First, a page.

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Direct-access trading geared toward aggressive investors

By ROB CARRICK
Saturday, August 24, 2002

You might have gathered from the disarray on the stock markets that day traders have left and gone away, like Joe DiMaggio or the dinosaurs.

But if this is so, then why has there been a virtual explosion in the number of on-line brokers specializing in a service for hyperactive investors called direct-access trading?

The fine points of direct-access trading vary depending on who you speak to, but generally it means that your order doesn't rattle around in your on-line broker's computer for a few moments and then potentially make other stops as well before hitting the exchange floor. Instead, it goes directly to market for near-instant execution.

What's more, the commission fees can sometimes be lower than traditional brokers, especially in the U.S. markets. Other benefits include vastly more detailed stock quotes and a more sophisticated trading platform than any mainstream on-line broker offers.

Direct-access trading is pure overkill for casual on-line investors, but it's a major asset to the time-sensitive buying and selling that aggressive investors and professional traders require.

Brokers offering direct market access have been a feature of the U.S. on-line trading world for a while, but they've had only a minimal presence in Canada up until this summer.

A new Montreal-based direct-access broker called Jitney Online (http://www.jitneyonline.com) will formally announce that it's open for business next week. Questrade (http://www.questrade.com) is another new player, as is the Canadian arm of U.S.-based Interactive Brokers (http://www.interactivebrokers.ca).

These new guys will vie with TradeFreedom (http://www.tradefreedom.com), a 2=-year-old direct-access broker based in Montreal, and Swift Trade, which made a name for itself as a day-trading firm in the boom times of 1999 and 2000.

There are also a couple of more mainstream brokers that can arguably be considered direct-access brokers, E*Trade Canada (http://www.etrade.ca) and Datek Canada (http://www.datekcanada.com). Datek, another U.S. import, should be up and running shortly after securing the necessary regulatory approvals.

It's tempting to say the target client for these brokers is the day trader, but that may not be the best choice of words.

"The term day trading has acquired a pejorative side," says Richard Morin, vice-president at the parent company for Jitney Online. "We are addressing the professional trading community. The least active of clients that we're looking for would on average do one trade per day."

Jitney Online is licensed only in Quebec right now, but it has filed for regulatory approval to serve clients in Ontario and several other provinces. The firm offers access to both U.S. and Canadian equity and options markets.

A big attraction at Jitney Online is the speed at which client orders are filled. Mr. Morin said it takes about half a second, as opposed to 30 to 60 seconds at the typical mainstream on-line broker.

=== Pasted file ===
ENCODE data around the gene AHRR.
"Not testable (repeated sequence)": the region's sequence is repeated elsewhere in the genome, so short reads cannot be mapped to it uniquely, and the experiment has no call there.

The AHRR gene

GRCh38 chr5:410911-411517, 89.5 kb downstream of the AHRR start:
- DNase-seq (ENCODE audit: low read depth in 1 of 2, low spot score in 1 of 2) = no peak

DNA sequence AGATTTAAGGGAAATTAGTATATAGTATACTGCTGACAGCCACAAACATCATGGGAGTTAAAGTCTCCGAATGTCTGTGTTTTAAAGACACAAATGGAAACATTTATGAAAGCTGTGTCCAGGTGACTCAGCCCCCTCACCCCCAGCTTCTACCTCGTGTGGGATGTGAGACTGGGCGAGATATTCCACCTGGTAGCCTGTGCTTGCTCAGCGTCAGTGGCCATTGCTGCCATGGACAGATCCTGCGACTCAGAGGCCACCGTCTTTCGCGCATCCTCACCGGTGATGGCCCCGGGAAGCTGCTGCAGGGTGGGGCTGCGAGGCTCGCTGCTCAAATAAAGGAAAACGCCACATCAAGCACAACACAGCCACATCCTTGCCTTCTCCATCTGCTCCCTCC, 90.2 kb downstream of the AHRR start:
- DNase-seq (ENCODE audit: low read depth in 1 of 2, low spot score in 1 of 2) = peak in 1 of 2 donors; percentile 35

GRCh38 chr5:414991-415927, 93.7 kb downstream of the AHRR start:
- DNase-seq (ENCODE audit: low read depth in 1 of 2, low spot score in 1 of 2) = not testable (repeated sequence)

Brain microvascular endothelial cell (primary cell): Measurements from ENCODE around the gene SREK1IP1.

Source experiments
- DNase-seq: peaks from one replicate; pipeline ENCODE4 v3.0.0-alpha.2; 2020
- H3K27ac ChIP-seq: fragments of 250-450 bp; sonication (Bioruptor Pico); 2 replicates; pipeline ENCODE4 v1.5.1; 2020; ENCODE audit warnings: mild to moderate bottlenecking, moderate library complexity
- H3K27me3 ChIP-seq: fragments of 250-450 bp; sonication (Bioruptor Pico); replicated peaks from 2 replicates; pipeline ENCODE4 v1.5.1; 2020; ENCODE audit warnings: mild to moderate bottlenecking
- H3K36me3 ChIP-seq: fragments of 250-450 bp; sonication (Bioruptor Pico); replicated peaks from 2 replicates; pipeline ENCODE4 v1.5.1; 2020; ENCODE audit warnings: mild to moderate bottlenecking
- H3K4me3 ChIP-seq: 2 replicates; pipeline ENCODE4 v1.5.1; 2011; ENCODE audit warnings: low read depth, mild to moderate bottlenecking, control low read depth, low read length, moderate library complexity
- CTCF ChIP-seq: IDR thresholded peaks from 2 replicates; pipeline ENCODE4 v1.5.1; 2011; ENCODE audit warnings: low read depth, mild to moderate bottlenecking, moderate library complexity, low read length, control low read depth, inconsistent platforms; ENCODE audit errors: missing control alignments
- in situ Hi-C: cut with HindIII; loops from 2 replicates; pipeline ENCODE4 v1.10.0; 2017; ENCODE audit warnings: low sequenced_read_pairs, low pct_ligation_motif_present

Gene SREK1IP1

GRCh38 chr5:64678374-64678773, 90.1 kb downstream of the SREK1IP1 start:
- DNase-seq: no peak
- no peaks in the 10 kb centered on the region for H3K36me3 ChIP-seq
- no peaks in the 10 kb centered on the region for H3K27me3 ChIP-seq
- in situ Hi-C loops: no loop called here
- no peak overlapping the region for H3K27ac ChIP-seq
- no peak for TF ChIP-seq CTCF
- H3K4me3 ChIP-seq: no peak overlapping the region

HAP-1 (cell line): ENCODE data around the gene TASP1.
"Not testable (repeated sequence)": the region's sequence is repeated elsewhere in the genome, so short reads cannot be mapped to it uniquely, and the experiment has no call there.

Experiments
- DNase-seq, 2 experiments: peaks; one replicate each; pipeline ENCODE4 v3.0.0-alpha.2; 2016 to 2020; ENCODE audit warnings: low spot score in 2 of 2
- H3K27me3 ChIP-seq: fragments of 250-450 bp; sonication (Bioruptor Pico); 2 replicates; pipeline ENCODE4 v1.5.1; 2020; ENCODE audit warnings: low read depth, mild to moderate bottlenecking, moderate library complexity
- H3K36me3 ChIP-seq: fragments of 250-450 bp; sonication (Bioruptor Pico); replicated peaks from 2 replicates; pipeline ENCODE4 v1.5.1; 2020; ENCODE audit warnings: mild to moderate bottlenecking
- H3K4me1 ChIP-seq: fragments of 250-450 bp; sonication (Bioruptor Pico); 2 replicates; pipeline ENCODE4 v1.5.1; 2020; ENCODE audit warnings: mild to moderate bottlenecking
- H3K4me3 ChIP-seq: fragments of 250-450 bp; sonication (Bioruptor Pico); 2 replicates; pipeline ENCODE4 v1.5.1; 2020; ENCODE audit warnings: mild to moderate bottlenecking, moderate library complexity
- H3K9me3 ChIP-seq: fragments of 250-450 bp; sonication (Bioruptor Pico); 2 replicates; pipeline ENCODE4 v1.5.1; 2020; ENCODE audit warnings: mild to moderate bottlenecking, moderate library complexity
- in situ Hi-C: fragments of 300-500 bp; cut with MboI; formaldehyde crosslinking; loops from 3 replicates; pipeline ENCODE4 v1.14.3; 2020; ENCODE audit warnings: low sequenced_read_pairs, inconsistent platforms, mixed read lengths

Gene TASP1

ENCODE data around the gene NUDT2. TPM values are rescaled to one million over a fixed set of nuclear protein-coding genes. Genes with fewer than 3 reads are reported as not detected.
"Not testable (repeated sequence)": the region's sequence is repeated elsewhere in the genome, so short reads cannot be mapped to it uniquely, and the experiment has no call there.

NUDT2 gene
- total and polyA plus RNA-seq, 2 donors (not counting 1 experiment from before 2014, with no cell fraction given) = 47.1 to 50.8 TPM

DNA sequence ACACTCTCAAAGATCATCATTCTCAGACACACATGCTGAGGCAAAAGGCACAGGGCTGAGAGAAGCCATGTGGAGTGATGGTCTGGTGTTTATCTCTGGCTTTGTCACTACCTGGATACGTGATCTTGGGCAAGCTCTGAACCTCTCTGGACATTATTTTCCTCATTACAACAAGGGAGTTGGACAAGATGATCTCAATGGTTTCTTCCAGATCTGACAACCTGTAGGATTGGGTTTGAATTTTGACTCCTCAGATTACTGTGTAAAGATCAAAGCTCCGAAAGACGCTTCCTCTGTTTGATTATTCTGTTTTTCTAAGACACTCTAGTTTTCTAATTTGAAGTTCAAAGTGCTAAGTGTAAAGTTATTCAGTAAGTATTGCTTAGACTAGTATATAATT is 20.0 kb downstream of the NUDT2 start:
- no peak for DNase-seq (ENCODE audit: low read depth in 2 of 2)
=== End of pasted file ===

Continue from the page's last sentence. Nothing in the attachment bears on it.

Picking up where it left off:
Cheap commissions are available as well. Jitney Online and TradeFreedom offer Canadian-market commissions as low as $20 and $22.95, respectively, while traditional on-line brokers typically charge $25 to $29.

The real savings from direct-access trading are in the U.S. market. For example, Interactive Brokers charges $7.50 (U.S.) for an order of 1,000 shares of a U.S.-listed stock, while a typical on-line broker would charge $25 to $29.

These fees are not as simple as they appear, however. Some direct-access brokers require you to sign up for a data feed that can cost several hundred dollars a month, although some or all of the cost may be rebated if you trade actively.

Some brokers also have account inactivity fees and minimum account sizes. The minimum account at Jitney Online is $25,000 (Canadian), while TradeFreedom requires a minimum $10,000 deposit on opening an account.

Another limitation on the popularity of direct-access trading is that some players don't offer Canadian stocks. Interactive is one such firm. Also, the availability of registered retirement accounts is spotty.

The mainstream broker most vulnerable to the new direct-access brokers is E*Trade Canada, which has been actively courting aggressive investors with its Power E*Trade product. With Power E*Trade, you can trade for as little as $19.99 if you make 75 or more trades in a quarter.

Colleen Moorehead, E*Trade Canada's president, questioned whether the new direct-access brokers have the breadth of services and products necessary to keep customers satisfied. While E*Trade bills itself as offering direct market access, it also offers the same services as mainstream brokers.

On the other hand, Ms. Moorehead said she believes that active investors remain a viable target market, even after the stock market carnage of the past two years.
rcarrick@globeandmail.ca

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